Capitol Alert

After college payroll fiasco, Gavin Newsom signs law requiring UC to pay staff on time

The University of California must pay its employees on time under a new law signed by Gov. Gavin Newsom.

The law comes more than a year after UC employees, including many students, began reporting skipped or late paychecks as a result of errors attributable to the implementation of the new human resources system UCPath, which has cost the university system around $500 million to implement.

In February, the UC system paid out more than $162,000 in “make whole” payments to student employees who received missed, delayed or smaller-than-expected payments due to UC Path.

Under the new law, employees of the regents of the University of California must be paid on a regular payday, while employees paid monthly must receive their pay no later than five days after the close of the monthly payroll period.

Previously, UC was exempt from the state law requiring employers in the private sector to pay their employees on a timely basis.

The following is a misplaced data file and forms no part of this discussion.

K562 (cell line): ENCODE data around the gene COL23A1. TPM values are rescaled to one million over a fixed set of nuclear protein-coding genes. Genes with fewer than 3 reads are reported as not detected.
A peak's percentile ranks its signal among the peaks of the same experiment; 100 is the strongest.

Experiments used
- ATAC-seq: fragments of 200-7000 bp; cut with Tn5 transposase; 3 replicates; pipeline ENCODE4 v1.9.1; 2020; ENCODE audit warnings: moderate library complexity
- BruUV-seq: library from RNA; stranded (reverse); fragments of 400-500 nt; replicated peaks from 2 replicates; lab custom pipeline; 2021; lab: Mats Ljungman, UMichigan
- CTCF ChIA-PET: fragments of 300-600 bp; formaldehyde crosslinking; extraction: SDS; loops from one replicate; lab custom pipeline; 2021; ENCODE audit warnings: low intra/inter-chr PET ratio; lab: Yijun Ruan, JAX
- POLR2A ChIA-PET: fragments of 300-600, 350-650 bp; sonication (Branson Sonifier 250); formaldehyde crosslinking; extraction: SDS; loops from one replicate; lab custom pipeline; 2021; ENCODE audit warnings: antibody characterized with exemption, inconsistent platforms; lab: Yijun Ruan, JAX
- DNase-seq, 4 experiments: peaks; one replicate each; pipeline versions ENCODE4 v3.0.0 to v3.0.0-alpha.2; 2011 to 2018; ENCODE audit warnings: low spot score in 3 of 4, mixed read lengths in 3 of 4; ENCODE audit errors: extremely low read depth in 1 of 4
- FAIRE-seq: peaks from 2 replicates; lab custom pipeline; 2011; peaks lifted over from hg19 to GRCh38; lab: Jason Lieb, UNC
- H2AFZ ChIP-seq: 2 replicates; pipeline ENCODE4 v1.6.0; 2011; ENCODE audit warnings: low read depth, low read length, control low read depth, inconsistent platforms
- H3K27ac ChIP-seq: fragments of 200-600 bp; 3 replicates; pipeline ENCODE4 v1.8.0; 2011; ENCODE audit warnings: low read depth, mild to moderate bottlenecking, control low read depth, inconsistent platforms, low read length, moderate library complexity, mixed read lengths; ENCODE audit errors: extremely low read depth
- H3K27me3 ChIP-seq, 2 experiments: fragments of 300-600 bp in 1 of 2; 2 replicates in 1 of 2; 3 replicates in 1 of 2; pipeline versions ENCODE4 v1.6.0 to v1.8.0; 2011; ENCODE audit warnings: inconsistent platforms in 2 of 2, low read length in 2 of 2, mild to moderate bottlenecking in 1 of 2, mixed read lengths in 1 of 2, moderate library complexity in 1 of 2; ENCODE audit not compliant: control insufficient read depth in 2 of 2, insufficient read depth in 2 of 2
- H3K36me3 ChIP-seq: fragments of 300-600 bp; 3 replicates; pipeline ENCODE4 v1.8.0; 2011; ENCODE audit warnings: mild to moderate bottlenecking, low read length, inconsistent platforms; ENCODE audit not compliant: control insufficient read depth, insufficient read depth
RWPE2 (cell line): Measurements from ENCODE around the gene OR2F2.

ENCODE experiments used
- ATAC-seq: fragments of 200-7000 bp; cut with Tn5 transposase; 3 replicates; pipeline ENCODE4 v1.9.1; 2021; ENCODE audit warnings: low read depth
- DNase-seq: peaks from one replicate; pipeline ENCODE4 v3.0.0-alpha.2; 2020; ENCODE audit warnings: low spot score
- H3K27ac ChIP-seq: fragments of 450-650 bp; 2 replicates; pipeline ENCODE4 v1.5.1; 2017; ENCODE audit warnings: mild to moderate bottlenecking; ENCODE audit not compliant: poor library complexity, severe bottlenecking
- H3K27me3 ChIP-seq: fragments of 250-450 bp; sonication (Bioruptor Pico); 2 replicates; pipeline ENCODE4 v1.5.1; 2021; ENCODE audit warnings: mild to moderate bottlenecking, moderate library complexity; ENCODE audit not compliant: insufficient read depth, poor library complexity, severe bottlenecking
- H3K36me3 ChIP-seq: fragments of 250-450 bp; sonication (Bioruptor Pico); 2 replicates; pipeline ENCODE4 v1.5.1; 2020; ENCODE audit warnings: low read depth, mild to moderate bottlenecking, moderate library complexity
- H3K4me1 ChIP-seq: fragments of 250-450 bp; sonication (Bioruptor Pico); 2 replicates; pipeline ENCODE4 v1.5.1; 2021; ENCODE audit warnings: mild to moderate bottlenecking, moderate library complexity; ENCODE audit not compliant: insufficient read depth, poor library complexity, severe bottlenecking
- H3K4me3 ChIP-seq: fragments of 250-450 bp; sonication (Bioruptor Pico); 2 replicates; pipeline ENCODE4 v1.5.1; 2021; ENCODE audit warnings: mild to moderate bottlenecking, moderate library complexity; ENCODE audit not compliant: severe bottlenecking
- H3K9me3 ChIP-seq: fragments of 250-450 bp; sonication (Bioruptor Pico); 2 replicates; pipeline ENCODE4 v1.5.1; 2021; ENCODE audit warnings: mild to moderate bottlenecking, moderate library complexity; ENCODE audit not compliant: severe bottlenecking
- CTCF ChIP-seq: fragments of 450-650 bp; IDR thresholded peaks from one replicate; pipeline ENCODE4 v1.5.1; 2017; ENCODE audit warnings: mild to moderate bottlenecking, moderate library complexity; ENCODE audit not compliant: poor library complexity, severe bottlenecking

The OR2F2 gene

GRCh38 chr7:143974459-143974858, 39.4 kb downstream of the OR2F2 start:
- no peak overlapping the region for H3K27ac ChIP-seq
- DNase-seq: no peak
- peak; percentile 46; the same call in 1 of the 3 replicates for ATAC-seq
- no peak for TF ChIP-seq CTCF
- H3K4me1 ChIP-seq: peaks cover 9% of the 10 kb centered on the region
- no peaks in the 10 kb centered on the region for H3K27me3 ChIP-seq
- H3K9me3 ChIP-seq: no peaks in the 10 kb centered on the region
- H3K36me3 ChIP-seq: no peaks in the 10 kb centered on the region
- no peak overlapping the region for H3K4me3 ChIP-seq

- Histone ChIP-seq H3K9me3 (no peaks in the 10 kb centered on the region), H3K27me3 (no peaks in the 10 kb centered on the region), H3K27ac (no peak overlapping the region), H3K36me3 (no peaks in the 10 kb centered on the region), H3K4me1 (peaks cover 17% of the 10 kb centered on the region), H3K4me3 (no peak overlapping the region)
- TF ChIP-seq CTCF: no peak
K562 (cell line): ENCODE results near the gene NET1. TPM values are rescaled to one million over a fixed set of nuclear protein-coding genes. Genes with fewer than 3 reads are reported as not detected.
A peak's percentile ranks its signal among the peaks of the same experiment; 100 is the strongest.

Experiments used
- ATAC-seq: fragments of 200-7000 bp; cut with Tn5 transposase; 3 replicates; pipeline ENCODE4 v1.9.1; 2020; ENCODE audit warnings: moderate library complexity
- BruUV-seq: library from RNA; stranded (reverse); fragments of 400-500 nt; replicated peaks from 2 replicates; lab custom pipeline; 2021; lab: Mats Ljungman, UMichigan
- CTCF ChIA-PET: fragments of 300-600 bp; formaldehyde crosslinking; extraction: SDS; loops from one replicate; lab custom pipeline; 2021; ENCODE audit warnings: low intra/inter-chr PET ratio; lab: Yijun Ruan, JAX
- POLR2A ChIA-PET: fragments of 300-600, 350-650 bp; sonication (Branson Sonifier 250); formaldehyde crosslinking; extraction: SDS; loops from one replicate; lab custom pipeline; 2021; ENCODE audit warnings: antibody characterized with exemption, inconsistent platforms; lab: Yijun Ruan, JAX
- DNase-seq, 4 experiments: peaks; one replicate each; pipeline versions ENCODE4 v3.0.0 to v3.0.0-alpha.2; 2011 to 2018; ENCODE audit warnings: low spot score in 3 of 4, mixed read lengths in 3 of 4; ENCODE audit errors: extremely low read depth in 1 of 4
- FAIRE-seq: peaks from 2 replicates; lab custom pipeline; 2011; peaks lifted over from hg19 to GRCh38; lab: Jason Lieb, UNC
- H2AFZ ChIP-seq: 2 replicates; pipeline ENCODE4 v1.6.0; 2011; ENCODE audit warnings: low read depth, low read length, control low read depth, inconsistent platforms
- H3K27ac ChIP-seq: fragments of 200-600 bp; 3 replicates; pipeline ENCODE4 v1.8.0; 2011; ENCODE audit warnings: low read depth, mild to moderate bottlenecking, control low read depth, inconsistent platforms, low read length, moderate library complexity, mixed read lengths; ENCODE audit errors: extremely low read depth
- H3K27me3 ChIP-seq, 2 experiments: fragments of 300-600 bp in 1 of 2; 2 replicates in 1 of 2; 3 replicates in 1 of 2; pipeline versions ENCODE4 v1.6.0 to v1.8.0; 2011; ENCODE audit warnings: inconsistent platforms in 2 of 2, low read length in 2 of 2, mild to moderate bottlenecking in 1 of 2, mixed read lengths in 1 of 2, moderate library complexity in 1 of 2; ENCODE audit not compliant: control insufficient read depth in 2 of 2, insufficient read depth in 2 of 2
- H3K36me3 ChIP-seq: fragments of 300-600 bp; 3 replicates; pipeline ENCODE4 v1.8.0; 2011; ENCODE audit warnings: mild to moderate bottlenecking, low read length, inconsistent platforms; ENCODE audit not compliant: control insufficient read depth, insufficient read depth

“Workers everywhere — including at the University of California — deserve to always get paid correctly and on time,” said bill sponsor Sen. Connie Leyva, D-Chino. “There is absolutely no reason why a public employer, especially since private employers are already required to do so, should be exempt from timely pay requirements.”

Also praising the new law was Kavitha Iyengar, president of UAW Local 2865, a union representing 18,000 student employees in the UC system.

“For most employers, not paying workers on time is a form of wage theft, but until today UC has been exempt from these laws,” Iyengar said in a statement. “Because there were no consequences, UC administrators chose to roll out their troubled new payment system – UC Path – knowing that would cause many workers to go unpaid. This upended the lives of many UC employees, especially those who live paycheck to paycheck. Some faced eviction notices, cancelled health care, payday loan interest charges, and food insecurity because of it.”

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Andrew Sheeler covers California’s unique political climate for McClatchy. He has covered crime and politics from Interior Alaska to North Dakota’s oil patch to the rugged coast of southern Oregon. He attended the University of Alaska Fairbanks.